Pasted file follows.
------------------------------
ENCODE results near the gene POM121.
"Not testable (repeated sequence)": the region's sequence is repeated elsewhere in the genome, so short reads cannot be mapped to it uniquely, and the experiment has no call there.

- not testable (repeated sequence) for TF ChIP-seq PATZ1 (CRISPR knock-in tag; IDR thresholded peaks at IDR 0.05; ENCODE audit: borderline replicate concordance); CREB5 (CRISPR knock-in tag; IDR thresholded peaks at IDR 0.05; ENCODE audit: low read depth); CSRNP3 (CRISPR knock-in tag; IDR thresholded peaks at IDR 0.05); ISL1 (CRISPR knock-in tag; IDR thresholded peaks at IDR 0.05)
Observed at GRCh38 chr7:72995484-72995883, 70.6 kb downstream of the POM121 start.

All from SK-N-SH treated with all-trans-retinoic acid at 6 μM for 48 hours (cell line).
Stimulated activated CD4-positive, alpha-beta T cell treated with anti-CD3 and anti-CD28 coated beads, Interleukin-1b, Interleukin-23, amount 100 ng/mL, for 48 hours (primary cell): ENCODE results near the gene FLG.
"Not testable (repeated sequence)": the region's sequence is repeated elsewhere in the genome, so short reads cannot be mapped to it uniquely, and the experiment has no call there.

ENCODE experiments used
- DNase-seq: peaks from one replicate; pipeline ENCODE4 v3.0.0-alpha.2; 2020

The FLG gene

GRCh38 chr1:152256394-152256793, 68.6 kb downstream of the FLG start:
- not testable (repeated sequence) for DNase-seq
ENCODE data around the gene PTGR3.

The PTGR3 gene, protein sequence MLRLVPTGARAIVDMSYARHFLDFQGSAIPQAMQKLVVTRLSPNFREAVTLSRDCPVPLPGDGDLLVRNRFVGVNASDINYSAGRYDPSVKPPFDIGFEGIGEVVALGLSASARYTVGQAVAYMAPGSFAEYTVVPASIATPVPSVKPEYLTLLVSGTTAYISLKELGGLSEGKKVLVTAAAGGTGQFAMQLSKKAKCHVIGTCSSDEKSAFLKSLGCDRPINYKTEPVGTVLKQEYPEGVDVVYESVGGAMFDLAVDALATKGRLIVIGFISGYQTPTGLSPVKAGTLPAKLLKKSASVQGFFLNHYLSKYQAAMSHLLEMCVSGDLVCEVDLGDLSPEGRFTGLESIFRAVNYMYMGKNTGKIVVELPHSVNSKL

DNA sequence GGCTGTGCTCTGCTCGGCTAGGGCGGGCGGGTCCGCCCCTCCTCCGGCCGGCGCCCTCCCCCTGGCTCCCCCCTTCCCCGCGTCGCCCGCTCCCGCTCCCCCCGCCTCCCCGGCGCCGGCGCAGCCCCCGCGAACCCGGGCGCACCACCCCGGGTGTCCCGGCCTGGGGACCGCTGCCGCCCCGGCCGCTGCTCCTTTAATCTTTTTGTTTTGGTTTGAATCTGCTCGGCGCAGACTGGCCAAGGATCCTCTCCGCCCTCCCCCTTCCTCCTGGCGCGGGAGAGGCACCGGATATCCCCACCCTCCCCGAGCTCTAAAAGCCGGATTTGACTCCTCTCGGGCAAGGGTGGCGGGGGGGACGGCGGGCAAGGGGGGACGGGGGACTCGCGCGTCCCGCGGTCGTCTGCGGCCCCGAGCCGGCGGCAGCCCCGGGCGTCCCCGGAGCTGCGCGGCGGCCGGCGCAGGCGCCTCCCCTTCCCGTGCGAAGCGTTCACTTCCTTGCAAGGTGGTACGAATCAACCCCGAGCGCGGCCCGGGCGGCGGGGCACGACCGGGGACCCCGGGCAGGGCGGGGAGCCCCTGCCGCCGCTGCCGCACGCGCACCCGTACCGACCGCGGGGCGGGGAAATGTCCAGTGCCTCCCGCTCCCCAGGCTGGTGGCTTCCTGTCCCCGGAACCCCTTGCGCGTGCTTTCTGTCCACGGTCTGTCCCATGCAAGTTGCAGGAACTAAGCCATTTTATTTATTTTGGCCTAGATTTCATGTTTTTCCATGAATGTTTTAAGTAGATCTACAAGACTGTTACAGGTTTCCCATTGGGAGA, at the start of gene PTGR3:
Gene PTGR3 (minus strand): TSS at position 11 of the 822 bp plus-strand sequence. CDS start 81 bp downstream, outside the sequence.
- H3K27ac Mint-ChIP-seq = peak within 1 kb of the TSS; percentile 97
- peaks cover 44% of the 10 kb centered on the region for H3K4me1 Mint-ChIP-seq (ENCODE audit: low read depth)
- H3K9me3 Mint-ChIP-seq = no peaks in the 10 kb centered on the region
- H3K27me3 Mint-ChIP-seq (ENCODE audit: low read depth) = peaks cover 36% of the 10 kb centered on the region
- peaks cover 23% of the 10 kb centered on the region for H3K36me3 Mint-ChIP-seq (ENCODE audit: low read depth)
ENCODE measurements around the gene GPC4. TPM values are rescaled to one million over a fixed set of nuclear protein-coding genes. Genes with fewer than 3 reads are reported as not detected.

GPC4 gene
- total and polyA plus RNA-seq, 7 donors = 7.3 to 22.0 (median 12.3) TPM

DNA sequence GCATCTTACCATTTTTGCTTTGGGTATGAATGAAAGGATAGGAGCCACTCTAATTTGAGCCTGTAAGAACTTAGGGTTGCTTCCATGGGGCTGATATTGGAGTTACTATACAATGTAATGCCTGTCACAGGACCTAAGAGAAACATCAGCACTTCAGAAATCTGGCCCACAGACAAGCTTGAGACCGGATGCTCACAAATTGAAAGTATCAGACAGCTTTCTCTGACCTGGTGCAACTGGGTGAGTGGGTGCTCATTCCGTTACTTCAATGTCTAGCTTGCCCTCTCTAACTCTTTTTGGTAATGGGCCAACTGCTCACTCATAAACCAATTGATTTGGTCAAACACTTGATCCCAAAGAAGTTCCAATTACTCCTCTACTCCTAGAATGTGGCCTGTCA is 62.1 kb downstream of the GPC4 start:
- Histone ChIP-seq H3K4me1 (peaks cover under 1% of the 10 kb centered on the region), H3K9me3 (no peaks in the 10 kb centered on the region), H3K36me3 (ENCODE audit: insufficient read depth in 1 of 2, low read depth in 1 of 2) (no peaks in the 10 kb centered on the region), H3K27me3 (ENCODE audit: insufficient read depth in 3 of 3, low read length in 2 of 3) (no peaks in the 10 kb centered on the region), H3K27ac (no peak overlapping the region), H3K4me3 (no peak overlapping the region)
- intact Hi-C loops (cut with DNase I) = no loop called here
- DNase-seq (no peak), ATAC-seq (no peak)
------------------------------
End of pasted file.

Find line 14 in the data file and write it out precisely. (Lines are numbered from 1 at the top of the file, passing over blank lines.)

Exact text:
The PTGR3 gene, protein sequence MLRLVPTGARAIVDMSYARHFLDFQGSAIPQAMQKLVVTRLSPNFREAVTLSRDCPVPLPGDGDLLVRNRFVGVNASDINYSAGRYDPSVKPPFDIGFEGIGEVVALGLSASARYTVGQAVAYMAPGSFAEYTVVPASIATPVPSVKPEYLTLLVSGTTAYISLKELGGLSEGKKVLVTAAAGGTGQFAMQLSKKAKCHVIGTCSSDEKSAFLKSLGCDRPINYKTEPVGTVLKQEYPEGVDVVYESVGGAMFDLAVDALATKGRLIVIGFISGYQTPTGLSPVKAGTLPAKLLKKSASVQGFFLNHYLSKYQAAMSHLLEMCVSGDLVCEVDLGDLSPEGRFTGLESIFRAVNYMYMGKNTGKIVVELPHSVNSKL